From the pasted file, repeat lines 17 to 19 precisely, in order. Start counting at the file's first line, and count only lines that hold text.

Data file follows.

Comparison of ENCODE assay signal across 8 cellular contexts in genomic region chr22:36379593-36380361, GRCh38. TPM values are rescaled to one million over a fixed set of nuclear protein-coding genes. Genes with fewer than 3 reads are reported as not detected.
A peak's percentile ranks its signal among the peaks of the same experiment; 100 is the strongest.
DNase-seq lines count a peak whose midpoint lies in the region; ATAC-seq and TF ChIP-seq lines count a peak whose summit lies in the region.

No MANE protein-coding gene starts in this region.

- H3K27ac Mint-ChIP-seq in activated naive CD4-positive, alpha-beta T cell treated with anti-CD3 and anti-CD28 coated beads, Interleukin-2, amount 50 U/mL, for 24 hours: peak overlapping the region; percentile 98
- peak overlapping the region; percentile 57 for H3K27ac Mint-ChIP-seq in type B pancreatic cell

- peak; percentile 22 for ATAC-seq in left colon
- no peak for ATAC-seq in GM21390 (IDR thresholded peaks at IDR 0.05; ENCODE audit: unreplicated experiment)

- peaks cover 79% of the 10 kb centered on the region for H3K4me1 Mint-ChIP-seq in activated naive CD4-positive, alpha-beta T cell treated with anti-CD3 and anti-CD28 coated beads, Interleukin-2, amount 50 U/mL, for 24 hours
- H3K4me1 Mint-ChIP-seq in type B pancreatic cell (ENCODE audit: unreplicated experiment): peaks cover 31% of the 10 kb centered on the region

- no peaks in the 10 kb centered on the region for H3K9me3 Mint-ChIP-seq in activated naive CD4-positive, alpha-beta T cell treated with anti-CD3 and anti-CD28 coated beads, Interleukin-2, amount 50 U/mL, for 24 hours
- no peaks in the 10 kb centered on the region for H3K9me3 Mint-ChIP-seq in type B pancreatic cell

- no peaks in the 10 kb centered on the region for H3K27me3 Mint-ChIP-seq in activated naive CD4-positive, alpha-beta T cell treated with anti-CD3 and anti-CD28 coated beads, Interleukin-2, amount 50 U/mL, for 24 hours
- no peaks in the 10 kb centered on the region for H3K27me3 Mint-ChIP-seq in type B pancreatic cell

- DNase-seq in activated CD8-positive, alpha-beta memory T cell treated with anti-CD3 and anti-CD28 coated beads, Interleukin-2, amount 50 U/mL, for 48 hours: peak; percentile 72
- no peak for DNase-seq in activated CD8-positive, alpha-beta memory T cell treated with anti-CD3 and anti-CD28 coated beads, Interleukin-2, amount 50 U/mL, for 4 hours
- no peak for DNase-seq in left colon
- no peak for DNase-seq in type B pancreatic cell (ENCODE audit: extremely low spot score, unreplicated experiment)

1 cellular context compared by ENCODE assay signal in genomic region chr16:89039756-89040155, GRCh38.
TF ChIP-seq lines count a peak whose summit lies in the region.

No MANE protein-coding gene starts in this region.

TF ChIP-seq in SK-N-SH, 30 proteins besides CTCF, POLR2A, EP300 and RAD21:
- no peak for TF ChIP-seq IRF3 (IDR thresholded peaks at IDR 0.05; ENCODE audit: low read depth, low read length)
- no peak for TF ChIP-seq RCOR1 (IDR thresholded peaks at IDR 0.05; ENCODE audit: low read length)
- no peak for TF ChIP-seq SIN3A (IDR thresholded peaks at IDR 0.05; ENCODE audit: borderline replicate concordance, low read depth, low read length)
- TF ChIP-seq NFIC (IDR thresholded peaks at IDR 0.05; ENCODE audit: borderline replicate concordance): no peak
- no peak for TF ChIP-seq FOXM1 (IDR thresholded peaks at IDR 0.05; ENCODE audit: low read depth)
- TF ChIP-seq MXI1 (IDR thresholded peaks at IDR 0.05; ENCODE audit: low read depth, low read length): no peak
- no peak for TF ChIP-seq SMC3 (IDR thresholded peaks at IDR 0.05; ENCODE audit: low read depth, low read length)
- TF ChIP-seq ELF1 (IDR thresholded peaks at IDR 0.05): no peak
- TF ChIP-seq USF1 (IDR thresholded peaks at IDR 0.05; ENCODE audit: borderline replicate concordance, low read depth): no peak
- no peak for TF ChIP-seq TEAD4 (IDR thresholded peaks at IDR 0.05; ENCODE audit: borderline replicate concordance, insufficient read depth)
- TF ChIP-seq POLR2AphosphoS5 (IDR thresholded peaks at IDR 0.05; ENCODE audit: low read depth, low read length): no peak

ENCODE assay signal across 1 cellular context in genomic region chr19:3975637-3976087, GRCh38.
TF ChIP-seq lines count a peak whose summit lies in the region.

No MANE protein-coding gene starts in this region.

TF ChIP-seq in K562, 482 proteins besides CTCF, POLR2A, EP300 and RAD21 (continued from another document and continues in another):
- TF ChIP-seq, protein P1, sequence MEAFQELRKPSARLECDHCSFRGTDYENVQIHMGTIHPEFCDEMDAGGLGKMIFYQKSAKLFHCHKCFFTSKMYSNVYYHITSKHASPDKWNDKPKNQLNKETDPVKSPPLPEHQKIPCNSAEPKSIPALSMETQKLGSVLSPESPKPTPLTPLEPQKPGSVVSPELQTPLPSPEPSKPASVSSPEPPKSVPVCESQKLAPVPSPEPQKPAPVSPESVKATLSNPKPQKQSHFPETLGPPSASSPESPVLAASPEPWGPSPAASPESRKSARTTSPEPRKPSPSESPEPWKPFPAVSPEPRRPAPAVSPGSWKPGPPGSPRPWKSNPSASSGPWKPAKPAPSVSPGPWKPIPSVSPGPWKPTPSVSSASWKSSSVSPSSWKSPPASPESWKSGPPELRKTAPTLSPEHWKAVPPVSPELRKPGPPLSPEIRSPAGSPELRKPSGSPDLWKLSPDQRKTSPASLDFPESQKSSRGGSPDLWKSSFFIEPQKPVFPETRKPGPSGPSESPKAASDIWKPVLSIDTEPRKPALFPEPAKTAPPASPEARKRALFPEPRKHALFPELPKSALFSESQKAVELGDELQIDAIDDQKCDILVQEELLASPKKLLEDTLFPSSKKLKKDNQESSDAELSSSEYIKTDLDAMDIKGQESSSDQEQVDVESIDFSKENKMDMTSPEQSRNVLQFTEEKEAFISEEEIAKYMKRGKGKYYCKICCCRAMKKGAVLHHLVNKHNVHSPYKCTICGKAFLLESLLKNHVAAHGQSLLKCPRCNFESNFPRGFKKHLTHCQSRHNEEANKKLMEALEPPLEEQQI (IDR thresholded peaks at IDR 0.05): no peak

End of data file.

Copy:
- no peak for DNase-seq in left colon
- no peak for DNase-seq in type B pancreatic cell (ENCODE audit: extremely low spot score, unreplicated experiment)

1 cellular context compared by ENCODE assay signal in genomic region chr16:89039756-89040155, GRCh38.